Should my retired mother be on her own medical scheme or be a beneficiary on mine?
The question becoming increasingly common but it might be cost effective to keep your elderly parents on their own medical aid, which you can downgrade and upgrade as the need arises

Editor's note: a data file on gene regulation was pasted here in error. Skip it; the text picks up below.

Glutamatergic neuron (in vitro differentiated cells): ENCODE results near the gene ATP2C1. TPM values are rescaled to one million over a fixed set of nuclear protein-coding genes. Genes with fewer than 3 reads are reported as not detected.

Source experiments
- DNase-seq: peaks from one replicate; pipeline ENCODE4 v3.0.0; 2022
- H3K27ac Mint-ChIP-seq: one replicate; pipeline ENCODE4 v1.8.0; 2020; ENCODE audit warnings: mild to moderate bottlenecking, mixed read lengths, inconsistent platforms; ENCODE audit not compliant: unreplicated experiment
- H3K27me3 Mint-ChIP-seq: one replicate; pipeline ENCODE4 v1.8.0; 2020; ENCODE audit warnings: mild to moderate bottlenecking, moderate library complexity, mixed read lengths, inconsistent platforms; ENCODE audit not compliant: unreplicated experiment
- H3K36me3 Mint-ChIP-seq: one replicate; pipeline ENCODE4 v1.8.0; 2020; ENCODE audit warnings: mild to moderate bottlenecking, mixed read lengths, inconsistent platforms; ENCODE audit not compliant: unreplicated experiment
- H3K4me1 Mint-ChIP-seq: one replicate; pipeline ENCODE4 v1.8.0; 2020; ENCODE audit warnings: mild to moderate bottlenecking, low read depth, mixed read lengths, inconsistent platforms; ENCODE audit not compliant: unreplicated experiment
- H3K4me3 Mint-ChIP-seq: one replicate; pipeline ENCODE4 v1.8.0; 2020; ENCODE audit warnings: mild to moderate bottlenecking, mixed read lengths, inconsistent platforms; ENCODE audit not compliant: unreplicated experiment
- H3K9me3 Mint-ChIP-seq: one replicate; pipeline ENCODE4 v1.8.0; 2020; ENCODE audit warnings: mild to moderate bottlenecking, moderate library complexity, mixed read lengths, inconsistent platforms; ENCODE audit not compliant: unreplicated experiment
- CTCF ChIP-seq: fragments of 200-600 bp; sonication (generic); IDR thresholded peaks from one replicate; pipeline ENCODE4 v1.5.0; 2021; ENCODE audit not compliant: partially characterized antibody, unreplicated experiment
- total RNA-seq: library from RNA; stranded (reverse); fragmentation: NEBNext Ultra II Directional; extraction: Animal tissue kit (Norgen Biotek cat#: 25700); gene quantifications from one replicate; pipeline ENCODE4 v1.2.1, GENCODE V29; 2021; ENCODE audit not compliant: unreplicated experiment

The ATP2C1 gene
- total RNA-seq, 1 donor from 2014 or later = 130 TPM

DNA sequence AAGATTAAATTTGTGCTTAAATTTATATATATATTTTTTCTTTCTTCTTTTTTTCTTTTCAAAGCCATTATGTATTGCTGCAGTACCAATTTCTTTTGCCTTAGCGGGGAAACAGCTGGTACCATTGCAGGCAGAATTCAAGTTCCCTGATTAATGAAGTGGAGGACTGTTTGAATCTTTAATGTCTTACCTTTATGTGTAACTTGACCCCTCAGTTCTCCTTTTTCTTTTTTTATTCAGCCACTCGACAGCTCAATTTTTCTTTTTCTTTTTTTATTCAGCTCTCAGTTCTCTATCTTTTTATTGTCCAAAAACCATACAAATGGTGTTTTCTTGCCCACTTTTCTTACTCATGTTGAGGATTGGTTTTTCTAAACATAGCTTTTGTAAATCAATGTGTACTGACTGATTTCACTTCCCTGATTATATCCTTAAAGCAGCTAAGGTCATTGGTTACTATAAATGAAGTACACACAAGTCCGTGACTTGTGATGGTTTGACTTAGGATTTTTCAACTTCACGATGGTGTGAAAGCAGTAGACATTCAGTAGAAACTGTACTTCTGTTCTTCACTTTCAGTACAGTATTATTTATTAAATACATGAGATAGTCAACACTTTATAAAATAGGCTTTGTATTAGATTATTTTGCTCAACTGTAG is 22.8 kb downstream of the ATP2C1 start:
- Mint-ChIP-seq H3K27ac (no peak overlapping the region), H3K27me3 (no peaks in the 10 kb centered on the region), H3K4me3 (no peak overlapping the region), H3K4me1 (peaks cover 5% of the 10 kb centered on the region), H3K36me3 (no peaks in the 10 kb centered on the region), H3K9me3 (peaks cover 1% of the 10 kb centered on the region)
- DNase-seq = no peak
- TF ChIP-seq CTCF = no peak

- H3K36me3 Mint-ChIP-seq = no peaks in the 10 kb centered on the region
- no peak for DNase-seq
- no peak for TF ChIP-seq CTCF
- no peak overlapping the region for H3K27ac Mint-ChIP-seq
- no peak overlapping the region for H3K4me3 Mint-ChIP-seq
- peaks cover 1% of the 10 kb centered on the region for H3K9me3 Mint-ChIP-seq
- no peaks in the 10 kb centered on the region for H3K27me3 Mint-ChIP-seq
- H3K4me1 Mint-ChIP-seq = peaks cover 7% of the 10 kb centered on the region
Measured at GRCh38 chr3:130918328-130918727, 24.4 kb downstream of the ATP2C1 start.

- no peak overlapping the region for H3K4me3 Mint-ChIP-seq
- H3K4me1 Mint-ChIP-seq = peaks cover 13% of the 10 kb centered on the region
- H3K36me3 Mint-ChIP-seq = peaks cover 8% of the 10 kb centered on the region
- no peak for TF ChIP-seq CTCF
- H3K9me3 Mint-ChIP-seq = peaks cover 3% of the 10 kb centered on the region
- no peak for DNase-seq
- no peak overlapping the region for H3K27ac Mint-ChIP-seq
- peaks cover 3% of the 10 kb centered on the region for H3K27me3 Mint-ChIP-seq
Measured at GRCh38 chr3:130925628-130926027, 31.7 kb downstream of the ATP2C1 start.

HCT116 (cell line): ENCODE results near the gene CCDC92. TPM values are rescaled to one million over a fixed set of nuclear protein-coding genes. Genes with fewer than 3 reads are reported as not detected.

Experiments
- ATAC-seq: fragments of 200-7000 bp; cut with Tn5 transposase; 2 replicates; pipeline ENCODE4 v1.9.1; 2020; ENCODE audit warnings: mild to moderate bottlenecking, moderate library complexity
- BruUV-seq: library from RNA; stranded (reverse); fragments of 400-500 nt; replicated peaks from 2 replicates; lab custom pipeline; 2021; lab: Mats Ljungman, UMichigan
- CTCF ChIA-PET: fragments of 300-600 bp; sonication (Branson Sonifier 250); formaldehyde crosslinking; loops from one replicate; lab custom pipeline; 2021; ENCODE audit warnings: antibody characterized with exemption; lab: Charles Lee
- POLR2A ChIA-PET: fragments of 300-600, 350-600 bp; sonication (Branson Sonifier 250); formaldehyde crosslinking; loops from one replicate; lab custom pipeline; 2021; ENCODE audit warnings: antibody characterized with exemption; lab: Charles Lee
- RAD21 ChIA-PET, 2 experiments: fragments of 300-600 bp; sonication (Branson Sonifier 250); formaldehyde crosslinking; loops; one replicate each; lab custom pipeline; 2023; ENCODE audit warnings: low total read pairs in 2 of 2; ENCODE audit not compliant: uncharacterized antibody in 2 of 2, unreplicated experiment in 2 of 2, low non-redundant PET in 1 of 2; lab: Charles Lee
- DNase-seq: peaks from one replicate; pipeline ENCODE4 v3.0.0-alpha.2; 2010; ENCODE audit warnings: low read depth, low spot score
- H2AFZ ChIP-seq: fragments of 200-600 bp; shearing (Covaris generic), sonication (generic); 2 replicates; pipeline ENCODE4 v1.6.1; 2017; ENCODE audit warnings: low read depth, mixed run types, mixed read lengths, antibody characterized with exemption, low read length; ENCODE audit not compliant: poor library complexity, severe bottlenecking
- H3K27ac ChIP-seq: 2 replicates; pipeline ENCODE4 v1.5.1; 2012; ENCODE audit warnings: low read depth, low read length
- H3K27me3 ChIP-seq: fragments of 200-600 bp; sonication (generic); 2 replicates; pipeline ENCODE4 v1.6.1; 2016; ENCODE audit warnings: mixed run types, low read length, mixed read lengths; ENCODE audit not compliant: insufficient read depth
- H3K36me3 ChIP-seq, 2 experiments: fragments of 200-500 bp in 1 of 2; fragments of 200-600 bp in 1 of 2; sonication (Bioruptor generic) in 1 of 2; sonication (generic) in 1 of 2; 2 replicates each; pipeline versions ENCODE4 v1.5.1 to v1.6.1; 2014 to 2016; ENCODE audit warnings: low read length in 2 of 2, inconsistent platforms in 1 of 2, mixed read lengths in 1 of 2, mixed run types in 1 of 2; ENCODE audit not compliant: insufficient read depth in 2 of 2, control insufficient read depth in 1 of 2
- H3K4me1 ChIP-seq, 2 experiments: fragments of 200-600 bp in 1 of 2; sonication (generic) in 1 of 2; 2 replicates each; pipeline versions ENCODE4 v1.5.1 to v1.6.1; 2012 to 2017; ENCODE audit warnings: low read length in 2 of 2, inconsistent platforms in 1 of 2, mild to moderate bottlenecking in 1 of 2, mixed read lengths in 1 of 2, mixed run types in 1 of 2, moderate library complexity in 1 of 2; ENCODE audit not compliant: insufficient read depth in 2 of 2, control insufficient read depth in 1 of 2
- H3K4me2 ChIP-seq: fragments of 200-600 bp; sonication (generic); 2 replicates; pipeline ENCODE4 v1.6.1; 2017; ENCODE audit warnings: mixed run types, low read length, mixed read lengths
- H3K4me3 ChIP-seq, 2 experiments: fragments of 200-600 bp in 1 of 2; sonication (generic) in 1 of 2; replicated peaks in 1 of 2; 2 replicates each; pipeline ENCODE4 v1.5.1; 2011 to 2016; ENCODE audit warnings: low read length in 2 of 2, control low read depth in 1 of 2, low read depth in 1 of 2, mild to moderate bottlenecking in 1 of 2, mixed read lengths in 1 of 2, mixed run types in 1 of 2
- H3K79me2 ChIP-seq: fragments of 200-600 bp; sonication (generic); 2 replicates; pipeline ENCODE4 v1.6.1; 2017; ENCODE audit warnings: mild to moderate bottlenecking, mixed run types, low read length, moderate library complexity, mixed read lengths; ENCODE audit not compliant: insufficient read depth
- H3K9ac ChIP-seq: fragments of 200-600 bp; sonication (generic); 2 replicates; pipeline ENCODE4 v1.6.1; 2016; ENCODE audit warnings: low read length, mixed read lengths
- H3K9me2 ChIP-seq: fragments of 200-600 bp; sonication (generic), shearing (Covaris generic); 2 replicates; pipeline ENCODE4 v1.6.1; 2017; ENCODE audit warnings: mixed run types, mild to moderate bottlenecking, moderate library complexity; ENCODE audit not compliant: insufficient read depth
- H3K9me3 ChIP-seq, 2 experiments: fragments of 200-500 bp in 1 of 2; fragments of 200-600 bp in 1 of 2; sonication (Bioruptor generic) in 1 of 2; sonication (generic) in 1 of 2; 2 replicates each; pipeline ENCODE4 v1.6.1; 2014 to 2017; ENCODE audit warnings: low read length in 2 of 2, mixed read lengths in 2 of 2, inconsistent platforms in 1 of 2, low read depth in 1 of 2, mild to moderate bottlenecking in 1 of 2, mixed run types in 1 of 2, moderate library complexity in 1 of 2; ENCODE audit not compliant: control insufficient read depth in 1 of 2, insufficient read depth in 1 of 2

Q: My 65-year-old mother is on a medical scheme, but it has become too costly for her to maintain. We’re considering adding her onto our medical scheme as an adult dependent. Is this more cost effective than being on her own, what are the requirements to add her, and are there any differences between schemes we should be aware of? If it’s not viable for us to add her as an adult dependent, what’s the best, most affordable basic medical scheme cover for someone her age? — Meryll, via e-mail A: Jill Larkan, head: healthcare consulting at GTC, responds: As our parents transition into retirement, we find that they are required to live on a very tight budget, often with small CPI-related increases (for the lucky ones). We also see that medical scheme increases are often about 2% higher than CPI, resulting in ever-increasing pressure on disposable income. Given this predicament questions such as yours are raised more and more often in the hope that healthcare brokers can offer some respi...